"Ian's Maddening" by William Harmer
He caught her staring at him out of the corner of his eye as he tore down his equipment after the show. Between the tangle of cords, amps, and Vox guitars, he had hoped she would bring him a cold beer. When it was obvious that she wanted something more, he jumped off the stage to get his own and nearly ran right into her.
“They don’t care too much for 80s retro rock in this town, do they,” she observed. “They expect every other band to sound like the White Stripes’s rundown of the Stooges, not Echo & the Bunnymen.”
She’s much too gorgeous to have this much insight about the local scene, he thought. She was wearing an over-priced Made in Detroit jersey shirt. He used to be good friends with the guy who designs them. They went to high school together. Now the sellout was making a killing selling inner city street clothes to trendy white kids in the suburbs. Typical. He looked past this stunning, yet seemingly typical, young groupie and headed toward the bar.
“Yo, Ian,” she shouted after him, “you’ll never make it in this town dressed like a hippie and playing 80s psychedelic rock.”
“Look,” he said. “My name isn’t Ian, its Bobby. And my band isn’t any retrofit. We play atmospheric folk with a wide variety of instruments. And if that isn’t good enough for you, then tough shit, I’ve got better things to do.”
Bobby sauntered away, past the empty beer bottles scattered over the main floor, down to the tiny bar on the opposite side of the stage. He was surprised not to see the rest of his band hovering around trying to cage drinks or pick up any stray young girls. They must all be back stage finishing up the beer or getting high on the bag his bass player scored before the show. Bobby pulled out his wallet, spotted a five-dollar bill, and ordered a Bud. “Not the best turn out in the world tonight,” he said to the bartender, a metrosexual who looked out of place in the grimy setting.
The bartender shrugged. “It’s a Wednesday and people have to work or go to classes in the morning I guess.”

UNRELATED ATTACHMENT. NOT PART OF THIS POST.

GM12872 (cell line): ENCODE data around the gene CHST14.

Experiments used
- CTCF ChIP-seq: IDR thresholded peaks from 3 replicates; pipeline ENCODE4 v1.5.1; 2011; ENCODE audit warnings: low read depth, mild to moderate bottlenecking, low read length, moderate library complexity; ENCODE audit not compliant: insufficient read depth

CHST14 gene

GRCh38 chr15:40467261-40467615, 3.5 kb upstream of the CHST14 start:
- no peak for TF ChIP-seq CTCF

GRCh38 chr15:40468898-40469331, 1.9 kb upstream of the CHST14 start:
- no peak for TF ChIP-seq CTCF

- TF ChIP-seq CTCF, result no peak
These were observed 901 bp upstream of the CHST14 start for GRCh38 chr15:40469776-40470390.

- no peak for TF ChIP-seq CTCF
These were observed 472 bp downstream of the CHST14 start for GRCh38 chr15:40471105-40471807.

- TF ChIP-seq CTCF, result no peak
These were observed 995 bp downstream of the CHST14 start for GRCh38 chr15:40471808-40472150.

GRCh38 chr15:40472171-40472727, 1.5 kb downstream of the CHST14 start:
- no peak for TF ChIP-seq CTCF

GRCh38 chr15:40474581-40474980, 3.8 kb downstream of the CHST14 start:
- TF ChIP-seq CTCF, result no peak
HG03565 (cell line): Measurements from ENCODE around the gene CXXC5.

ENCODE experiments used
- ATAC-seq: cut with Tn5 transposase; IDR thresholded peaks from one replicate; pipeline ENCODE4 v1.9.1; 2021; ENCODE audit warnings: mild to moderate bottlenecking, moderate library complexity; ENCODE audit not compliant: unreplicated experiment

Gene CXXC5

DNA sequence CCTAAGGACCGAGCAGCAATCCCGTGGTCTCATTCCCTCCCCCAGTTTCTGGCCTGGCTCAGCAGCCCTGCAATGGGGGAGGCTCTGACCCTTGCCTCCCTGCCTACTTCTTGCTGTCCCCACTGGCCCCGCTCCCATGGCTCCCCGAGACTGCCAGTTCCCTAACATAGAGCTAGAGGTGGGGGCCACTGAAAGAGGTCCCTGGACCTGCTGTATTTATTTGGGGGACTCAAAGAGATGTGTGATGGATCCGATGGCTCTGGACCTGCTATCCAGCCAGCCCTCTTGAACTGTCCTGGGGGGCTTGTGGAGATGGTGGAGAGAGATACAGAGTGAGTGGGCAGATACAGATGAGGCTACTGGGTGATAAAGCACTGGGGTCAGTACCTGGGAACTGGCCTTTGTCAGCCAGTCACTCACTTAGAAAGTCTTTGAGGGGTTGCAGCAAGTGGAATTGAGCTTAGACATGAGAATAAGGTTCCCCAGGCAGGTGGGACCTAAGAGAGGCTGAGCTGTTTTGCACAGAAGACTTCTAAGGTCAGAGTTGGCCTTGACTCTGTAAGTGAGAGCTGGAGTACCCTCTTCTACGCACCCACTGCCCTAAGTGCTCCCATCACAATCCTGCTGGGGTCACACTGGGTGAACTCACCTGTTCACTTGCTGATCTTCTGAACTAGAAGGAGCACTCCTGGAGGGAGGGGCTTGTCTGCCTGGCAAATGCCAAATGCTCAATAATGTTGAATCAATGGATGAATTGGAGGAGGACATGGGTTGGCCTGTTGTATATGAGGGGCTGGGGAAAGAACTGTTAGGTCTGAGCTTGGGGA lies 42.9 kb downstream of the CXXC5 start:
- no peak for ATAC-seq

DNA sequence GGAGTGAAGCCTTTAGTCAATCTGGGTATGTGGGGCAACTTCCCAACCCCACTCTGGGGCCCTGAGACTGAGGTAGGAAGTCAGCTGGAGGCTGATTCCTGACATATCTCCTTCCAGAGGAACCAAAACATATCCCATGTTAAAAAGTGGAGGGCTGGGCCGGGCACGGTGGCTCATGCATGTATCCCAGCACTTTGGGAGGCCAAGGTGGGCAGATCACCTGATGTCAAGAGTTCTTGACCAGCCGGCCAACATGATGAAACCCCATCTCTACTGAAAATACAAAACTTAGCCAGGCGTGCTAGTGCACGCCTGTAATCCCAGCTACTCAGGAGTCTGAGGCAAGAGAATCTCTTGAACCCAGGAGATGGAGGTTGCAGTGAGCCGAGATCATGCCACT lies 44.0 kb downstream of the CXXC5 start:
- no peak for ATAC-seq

It was their second gig at St. Andrews, so it was too early to tell whether the band would find an audience or not. Although Bobby was only 20 years old, he had never held down a job in his life. All he ever wanted was to write songs and play them in front of an audience. These gigs didn’t pay the band much, but he was extremely confident of his own talent and abilities and never let money or the lack of it bother him. As long as he could afford ramen noodles and beer, he'd cope. So he drank.
He nearly ran into her, again, when he turned to finish packing his equipment. “Mind if I make a snap judgment about you?” Without waiting for an answer she said, “You’re a trust fund baby, right? Instead of going to college, you decided to blow your daddy’s money on a chance at rock n roll stardom.”
“Nice try,” Bobby said. “Mind if I make a snap judgment about you?”
“You are the daughter of a wealthy automobile executive from Birmingham. You went to private schools all of your life, went on vacation with your family every other month to places like Rome or Paris or Bangkok, your daddy bought you a Volkswagen Jetta for your 16th birthday, and instead of going off to an Ivy League school to pursue law like everyone wanted you to, you managed to convince your parents to allow you to blow their trust fund to pursue a long shot as an artist at the Center for Creative Studies.” Bobby stopped long enough to take a swig of his beer. “Close?”
“Close,” she minced haughtily. “But it wasn’t a Jetta, it was a Mustang.”
They both stood silent for a moment. Bobby lit a cigarette.
“Where are you from really?” she asked.
“Port Huron? That's a nothing town.”
“Port Huron is the home of Thomas Edison, the Students for a Democratic Society, and one of the highest suicide rates in the country.”
She smirked. “Well that explains why your music is so introspective.”
“I write love songs. There’s nothing particularly deep or mysterious about that,” Bobby said. “I’m pretty much obsessed with love, lost or gained, but not enough to kill myself over it. Not like my father anyway.”